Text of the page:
Pursuant to Vance v. Ball State Univ., 133 S. Ct. 2434, 2442 (2013), an employee is a supervisor for purposes of respondeat superior liability pursuant to Title VII if he or she is “empowered by the employer to take tangible employment actions.” A “tangible employment action” is defined as “a significant change in employment status, such as hiring, firing, failing to promote, reassignment with significantly different responsibilities, or a decision causing a significant change in benefits.”
Third Circuit’s Decision
The Third Circuit reversed. “Because Marshall was empowered to determine whether Moody worked at New York Avenue School, which had a direct impact on her pay, and the record reveals no one else provided supervision, the District Court erred in concluding Marshall was not her supervisor,” the court held.
The Third Circuit relied on the Supreme Court’s decision in Vance to determine that Marshall was Moody’s supervisor for whose conduct the Board may be liable. As the court explained:
Marshall was Moody’s supervisor because (a) the Board empowered him as the custodial foreman to select from the list of substitute custodians who could actually work at New York Avenue School; (b) the Board conceded that while Moody was on school premises, Marshall served in a supervisory role; (c) the record identifies no other person who was present full time or even sporadically on the school’s premises, or anywhere for that matter, who served as Moody’s supervisor; and (d) since Moody’s primary benefit from her employment was hourly compensation, and since Marshall controlled 70% of her hours, his decision to assign or withhold hours significantly affected her pay.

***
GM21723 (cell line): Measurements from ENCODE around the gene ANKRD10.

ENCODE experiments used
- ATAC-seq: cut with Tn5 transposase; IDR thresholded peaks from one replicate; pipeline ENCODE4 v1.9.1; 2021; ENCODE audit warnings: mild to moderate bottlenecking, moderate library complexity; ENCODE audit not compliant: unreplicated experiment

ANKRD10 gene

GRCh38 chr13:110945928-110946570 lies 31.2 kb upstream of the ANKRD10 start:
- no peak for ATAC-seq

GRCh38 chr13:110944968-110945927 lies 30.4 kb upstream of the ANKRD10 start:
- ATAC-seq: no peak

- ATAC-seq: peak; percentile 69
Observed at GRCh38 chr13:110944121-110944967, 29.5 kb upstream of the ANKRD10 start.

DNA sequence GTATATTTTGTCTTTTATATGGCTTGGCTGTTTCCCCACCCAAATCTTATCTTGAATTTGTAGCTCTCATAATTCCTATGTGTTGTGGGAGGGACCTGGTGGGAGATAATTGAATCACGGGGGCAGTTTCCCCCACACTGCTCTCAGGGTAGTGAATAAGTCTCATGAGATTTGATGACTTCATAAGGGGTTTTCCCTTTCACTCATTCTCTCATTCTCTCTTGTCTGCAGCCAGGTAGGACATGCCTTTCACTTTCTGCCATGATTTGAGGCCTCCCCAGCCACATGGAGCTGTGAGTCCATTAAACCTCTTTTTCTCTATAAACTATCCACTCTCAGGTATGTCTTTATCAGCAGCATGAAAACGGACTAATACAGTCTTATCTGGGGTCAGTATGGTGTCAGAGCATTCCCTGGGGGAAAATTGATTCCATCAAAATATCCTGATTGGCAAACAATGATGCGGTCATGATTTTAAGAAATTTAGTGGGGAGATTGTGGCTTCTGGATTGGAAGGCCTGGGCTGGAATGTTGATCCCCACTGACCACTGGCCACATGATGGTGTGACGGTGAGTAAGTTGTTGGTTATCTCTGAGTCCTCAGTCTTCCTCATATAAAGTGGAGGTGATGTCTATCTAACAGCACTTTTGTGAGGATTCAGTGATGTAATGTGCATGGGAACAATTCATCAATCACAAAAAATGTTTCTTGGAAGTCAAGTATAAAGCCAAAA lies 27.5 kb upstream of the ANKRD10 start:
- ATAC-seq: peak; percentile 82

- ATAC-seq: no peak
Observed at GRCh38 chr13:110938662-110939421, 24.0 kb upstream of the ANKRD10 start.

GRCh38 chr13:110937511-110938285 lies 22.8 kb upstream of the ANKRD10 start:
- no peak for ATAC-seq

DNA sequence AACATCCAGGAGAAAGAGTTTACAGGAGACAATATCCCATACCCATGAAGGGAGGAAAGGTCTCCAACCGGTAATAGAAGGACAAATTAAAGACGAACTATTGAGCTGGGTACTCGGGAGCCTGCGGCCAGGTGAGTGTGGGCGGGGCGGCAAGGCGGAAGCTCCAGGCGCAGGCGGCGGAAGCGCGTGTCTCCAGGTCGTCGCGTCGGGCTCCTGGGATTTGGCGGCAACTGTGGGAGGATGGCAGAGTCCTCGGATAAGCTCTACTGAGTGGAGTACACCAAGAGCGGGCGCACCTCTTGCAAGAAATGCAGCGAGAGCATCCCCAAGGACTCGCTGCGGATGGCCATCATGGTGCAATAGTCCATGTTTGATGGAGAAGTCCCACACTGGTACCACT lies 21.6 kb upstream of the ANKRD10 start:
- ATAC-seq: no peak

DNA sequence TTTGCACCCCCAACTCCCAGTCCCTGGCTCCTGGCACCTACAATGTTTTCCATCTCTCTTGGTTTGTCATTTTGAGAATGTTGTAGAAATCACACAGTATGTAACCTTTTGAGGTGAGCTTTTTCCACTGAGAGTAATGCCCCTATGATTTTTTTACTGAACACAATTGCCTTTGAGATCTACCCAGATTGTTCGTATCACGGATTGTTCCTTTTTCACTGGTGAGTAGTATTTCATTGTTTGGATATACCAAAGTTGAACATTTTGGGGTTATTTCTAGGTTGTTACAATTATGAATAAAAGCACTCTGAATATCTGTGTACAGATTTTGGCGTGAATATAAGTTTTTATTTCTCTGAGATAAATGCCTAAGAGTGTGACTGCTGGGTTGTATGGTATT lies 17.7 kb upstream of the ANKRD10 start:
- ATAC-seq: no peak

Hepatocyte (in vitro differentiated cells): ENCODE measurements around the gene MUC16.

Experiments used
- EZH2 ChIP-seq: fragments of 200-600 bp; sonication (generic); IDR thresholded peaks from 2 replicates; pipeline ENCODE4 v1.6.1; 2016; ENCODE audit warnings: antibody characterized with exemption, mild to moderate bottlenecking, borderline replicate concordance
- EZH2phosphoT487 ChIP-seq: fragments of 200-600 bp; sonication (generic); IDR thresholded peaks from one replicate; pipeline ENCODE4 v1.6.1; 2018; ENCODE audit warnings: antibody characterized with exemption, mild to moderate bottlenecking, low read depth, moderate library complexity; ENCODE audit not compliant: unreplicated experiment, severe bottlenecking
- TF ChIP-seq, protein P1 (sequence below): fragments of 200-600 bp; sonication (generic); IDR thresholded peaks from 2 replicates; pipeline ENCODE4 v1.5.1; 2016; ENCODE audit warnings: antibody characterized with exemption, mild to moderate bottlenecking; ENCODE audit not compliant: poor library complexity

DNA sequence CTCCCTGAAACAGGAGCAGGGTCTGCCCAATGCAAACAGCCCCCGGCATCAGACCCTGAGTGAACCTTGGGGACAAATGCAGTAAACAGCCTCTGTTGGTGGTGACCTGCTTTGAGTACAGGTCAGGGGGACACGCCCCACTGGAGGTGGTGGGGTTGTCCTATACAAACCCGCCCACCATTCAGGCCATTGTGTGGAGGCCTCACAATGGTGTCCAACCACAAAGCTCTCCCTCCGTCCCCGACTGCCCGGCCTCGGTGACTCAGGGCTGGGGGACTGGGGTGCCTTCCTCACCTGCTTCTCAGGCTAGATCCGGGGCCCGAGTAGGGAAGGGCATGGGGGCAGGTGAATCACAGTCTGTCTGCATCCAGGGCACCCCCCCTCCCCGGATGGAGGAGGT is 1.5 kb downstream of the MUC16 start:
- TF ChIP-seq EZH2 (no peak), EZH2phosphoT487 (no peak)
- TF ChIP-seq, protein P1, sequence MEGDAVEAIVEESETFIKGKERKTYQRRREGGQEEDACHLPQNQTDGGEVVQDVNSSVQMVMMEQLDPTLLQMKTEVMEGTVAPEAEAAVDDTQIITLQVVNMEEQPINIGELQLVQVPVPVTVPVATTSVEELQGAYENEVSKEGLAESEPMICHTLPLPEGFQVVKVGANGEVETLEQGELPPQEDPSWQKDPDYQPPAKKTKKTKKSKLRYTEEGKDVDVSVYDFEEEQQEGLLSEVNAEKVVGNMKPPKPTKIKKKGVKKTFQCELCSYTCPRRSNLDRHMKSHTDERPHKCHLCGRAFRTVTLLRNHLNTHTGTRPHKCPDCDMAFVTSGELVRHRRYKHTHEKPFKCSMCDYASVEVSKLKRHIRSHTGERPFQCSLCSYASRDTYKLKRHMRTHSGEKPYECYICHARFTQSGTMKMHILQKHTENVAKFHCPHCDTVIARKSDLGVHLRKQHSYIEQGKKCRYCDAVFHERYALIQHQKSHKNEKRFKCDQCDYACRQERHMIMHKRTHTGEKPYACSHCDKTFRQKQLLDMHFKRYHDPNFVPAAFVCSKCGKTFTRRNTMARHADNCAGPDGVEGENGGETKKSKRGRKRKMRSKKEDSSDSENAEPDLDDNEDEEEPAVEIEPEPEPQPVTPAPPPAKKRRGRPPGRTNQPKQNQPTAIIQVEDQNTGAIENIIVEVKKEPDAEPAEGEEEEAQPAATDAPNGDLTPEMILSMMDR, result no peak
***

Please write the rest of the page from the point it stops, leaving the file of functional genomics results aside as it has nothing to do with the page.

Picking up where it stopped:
The Third Circuit then turned to the Board’s argument that, even if Marshall was Moody’s supervisor and he harassed her, it would not be liable for his conduct because it exercised reasonable care to prevent and promptly correct any harassing behavior.
The affirmative defense, known as the Ellerth/Faragher defense, is available only where the plaintiff did not experience a “tangible employment action.” Because the Third Circuit found there are disputed facts concerning whether Marshall took a tangible employment action against Moody, and the answer to that question determined whether the Board may invoke the Ellerth/Faragher defense, the Third Circuit vacated the District Court’s order granting summary judgment in the Board’s favor on Moody’s hostile work environment claim. It then remanded the case for further proceedings.
The Third Circuit’s decision highlights that school districts may be held liable for the misconduct of lower-level employees who may still be considered supervisors. Under the Third Circuit’s application of Vance, employees who are authorized to determine the hours worked by other employees may be considered “empowered by the employer to take tangible employment actions” and, therefore, trigger respondeat superior liability.
For more information about the court’s decision in Moody v. Atlantic City Board of Education or the legal issues involved, we encourage you to contact a member of Scarinci Hollenbeck’s Government Law Group.